As every Twitter addict knows, the popular messaging system has suffered long and frustrating service outages, measured in hours or even tens of hours per month.
User complaints and defections to rival services have risen, and in recent months, some developers have even said that they’ve suspended work on their Twitter-related projects. But as these problems have crested, Twitter has been increasingly open about what executives say is a large-scale, ground-up architectural revamp aimed at improving the service’s stability.
The company has avoided detailing timing or technical specifics. But cofounder Biz Stone said in an e-mail interview last week that the changes are under way, and that users should already be benefiting from the results.
“We are improving the system organically,” Stone says. “We are already seeing correspondingly gradual improvements in stability as a result of our piece-by-piece improvements.”
Twitter’s service allows users to post 140-character messages online, and it lets other users receive these messages on cell phones or computers. According to the company’s engineers, the service was originally built using “technologies and practices” suited to a content management system. Such systems generally use databases to organize content for publication, whether online or in print. The content management system used to produce this page, for example, has separate database entries for the story’s title, the author’s name, the date of publication, and the like. Although such systems allow users to create and revise content, they are not designed for real-time exchange of data.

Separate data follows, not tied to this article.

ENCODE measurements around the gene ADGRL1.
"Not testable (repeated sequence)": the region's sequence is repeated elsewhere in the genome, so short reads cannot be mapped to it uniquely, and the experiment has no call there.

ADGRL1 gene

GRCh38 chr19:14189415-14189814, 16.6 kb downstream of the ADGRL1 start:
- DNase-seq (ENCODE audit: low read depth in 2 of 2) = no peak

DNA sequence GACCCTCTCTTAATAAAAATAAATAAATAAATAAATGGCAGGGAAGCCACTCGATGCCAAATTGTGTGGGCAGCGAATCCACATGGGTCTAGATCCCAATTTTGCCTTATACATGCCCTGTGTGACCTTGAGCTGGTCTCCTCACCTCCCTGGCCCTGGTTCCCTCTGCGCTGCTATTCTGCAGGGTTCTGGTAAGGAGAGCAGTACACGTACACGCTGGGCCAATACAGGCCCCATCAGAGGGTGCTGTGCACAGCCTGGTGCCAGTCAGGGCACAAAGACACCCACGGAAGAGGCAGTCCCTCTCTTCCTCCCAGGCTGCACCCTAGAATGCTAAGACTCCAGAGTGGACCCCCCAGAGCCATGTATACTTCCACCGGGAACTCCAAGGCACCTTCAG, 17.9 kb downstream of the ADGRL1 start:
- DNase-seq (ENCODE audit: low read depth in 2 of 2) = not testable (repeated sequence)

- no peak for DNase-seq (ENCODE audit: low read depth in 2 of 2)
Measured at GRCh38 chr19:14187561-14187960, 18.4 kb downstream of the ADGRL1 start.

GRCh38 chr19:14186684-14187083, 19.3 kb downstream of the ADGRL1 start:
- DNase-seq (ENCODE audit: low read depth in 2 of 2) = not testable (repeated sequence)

But Twitter evolved quickly into a genuine communications network, with its own unique, fast-paced style of conversation and group messaging. The various hacks that Twitter’s engineers used to turn a content management system into a messaging service haven’t prevented persistent collapse.
The system’s faults have been much dissected online. Twitter was originally written using the Ruby on Rails development framework, which provides considerable programming power and flexibility but is slow in interactions with a back-end database during heavy use. Nor was the system’s original MySQL database structure well suited to handling the complex, fast-paced network of queries spawned by users “following” the updates of thousands of others.
The Twitter team’s responses have been akin to triage at times: turning off features such as the ability to use the service through instant-messaging programs, or temporarily shutting down the “Reply” function, an extremely popular means of facilitating conversations between users.
The company has also periodically, and unpredictably, changed the frequency with which external applications can request Twitter data by using the company’s application programming interface (API), a particular thorn in the side of developers who use this conduit for their own applications.
But after a particularly painful May and June, in which downtimes were unusually frequent and protracted, the company may be turning a corner.